Eyespot Puffer Tankmates
I don’t recommend pairing eyespot puffers with any other fish species. Shelled animals like shrimp, snails, crabs, or crayfish are already out of the question.
They occupy the very bottom of the food chain in a pufferfish tank.
Some aquarists have reported pairing eyespot puffers with brackish-water species like bumblebee gobies or mollies, but I don’t advise that.
That’s because eyespot puffers can be very deceiving.
Younger eyespot puffers are deceivingly tolerant of other fish, but they will grow more aggressive with age. This can lead you to integrate them into a community setup, only to see them turn violent with time.
Overall, I recommend avoiding any type of community setting and sticking to a puffer-only tank.
Are Eyespot Puffers Good for Beginners?
No, they are not. There are simply too many floating pieces in motion for puffers to qualify as beginner-friendly.
- Are overly sensitive to poor water conditions and demand strict aquarium maintenance
- Are extremely pretentious about their food and have strict dietary requirements
- Cannot adapt to a community setting due to their extra-violent behavior
So, you should stay away from the eyespot puffer and pufferfish in general until you get more experienced as a fish keeper.
How to Tell if Eyespot Puffer is Male or Female
There are no visible differences between eyespot puffer males and females. You can only differentiate between the sexes during mating and breeding.
The fish that lays the eggs is the female.
However, good luck observing that behavior, given that these fish don’t breed in captivity.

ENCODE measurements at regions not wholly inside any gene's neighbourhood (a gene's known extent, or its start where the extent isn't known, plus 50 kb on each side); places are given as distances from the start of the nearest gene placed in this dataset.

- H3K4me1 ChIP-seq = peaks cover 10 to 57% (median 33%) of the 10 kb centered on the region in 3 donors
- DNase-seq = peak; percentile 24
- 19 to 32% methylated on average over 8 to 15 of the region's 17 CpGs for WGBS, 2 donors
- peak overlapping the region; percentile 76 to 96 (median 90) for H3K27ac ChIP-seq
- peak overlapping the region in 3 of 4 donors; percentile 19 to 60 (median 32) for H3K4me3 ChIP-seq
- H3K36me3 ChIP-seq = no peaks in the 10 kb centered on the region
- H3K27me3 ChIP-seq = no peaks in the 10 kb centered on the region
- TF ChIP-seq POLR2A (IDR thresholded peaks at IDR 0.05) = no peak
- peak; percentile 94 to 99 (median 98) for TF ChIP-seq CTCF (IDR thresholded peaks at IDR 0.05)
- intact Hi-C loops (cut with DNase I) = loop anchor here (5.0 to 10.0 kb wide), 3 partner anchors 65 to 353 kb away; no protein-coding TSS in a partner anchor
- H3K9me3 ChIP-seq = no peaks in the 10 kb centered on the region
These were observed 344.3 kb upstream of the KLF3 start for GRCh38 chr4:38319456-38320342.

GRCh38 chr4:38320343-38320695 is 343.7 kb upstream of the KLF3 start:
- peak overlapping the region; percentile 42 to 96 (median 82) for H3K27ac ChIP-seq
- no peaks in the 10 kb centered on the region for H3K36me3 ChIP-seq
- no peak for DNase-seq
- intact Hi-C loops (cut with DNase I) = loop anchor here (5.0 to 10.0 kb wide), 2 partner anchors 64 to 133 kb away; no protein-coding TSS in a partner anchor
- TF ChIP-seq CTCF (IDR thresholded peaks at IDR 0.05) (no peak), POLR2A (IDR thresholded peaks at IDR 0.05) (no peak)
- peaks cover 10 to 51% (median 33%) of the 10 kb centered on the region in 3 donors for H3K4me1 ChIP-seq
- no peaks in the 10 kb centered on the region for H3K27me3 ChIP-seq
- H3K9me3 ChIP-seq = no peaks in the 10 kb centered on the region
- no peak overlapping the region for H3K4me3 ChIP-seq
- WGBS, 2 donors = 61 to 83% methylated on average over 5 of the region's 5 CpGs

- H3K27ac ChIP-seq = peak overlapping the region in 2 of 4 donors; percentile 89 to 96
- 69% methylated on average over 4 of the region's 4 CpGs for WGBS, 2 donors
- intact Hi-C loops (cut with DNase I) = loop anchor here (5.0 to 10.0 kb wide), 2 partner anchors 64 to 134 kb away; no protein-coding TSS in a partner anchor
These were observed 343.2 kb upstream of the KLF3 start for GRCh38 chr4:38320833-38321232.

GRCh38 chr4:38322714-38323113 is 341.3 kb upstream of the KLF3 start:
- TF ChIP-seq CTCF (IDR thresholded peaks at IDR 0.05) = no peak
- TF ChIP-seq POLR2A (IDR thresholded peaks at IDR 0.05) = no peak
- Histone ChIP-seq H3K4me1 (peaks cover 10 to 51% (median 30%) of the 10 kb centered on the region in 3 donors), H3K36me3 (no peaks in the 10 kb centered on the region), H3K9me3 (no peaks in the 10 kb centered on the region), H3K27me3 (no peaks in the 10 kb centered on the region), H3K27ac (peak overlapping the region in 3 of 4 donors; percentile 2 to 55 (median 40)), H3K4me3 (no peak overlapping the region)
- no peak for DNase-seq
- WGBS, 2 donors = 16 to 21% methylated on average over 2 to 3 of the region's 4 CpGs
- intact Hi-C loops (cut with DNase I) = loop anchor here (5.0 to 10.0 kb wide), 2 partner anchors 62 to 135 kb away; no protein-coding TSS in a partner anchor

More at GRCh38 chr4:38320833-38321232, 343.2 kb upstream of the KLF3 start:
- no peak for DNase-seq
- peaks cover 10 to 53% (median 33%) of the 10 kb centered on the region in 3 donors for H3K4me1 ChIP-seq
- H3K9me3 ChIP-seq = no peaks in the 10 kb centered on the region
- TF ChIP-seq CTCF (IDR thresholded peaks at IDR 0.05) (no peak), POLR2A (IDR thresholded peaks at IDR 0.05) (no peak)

How do Eyespot Puffers Breed?
The breeding process is typical for fish in general. The male and female undergo the natural mating dance, with the male chasing the female to force it to give in.
Once the mating is over, the puffer female lays the eggs on a hard surface and leaves, leaving the male to guard them.
Eggs take approximately 5-7 days to hatch, depending on the environmental conditions, primarily temperature.
That being said, this is breeding behavior observed in the wild because eyespot puffers don’t breed in aquariums.
Some aquarists have claimed to breed eyespot puffers, but I would take that with a spoon of salt.
Don’t try to breed your eyespot puffers because you will most likely fail.
Eyespot puffers are cute, violent, and sensitive, which makes for an awkward blend, but that’s the pufferfish for you.
This fish is clearly not meant for inexperienced fish keepers due to its demanding nature.
However, if you already possess the knowledge and competence necessary to handle the fish properly, the eyespot puffer is a joy to have.